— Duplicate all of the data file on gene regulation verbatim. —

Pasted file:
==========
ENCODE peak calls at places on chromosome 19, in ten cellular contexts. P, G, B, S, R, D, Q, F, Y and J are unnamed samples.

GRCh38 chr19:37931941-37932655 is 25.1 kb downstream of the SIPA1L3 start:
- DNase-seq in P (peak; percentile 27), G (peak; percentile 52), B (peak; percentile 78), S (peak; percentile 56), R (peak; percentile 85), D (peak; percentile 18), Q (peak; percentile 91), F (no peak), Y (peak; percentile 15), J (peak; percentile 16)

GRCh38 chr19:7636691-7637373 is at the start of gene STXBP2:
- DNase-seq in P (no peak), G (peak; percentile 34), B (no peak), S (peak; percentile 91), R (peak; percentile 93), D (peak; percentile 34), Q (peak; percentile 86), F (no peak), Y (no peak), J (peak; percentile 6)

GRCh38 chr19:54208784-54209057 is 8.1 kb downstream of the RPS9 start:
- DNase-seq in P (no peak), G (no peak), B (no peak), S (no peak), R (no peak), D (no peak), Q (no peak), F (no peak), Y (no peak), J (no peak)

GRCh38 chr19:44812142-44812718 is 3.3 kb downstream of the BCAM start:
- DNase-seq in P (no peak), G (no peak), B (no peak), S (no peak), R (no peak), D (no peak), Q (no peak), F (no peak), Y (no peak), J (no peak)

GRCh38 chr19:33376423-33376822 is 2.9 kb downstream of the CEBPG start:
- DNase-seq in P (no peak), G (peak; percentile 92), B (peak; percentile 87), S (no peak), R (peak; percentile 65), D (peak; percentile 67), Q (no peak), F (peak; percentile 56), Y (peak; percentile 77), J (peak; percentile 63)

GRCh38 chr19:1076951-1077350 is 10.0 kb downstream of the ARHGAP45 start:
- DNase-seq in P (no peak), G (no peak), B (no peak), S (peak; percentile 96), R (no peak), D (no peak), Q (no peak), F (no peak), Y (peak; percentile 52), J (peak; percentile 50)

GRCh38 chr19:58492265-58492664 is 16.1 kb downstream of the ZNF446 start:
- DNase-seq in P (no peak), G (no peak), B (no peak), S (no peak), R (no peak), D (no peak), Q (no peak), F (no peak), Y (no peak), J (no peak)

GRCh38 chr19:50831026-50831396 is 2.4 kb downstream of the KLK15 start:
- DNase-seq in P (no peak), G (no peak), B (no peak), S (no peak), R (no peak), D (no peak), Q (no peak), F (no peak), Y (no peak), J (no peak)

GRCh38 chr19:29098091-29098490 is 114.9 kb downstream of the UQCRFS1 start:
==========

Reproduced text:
ENCODE peak calls at places on chromosome 19, in ten cellular contexts. P, G, B, S, R, D, Q, F, Y and J are unnamed samples.

GRCh38 chr19:37931941-37932655 is 25.1 kb downstream of the SIPA1L3 start:
- DNase-seq in P (peak; percentile 27), G (peak; percentile 52), B (peak; percentile 78), S (peak; percentile 56), R (peak; percentile 85), D (peak; percentile 18), Q (peak; percentile 91), F (no peak), Y (peak; percentile 15), J (peak; percentile 16)

GRCh38 chr19:7636691-7637373 is at the start of gene STXBP2:
- DNase-seq in P (no peak), G (peak; percentile 34), B (no peak), S (peak; percentile 91), R (peak; percentile 93), D (peak; percentile 34), Q (peak; percentile 86), F (no peak), Y (no peak), J (peak; percentile 6)

GRCh38 chr19:54208784-54209057 is 8.1 kb downstream of the RPS9 start:
- DNase-seq in P (no peak), G (no peak), B (no peak), S (no peak), R (no peak), D (no peak), Q (no peak), F (no peak), Y (no peak), J (no peak)

GRCh38 chr19:44812142-44812718 is 3.3 kb downstream of the BCAM start:
- DNase-seq in P (no peak), G (no peak), B (no peak), S (no peak), R (no peak), D (no peak), Q (no peak), F (no peak), Y (no peak), J (no peak)

GRCh38 chr19:33376423-33376822 is 2.9 kb downstream of the CEBPG start:
- DNase-seq in P (no peak), G (peak; percentile 92), B (peak; percentile 87), S (no peak), R (peak; percentile 65), D (peak; percentile 67), Q (no peak), F (peak; percentile 56), Y (peak; percentile 77), J (peak; percentile 63)

GRCh38 chr19:1076951-1077350 is 10.0 kb downstream of the ARHGAP45 start:
- DNase-seq in P (no peak), G (no peak), B (no peak), S (peak; percentile 96), R (no peak), D (no peak), Q (no peak), F (no peak), Y (peak; percentile 52), J (peak; percentile 50)

GRCh38 chr19:58492265-58492664 is 16.1 kb downstream of the ZNF446 start:
- DNase-seq in P (no peak), G (no peak), B (no peak), S (no peak), R (no peak), D (no peak), Q (no peak), F (no peak), Y (no peak), J (no peak)

GRCh38 chr19:50831026-50831396 is 2.4 kb downstream of the KLK15 start:
- DNase-seq in P (no peak), G (no peak), B (no peak), S (no peak), R (no peak), D (no peak), Q (no peak), F (no peak), Y (no peak), J (no peak)

GRCh38 chr19:29098091-29098490 is 114.9 kb downstream of the UQCRFS1 start: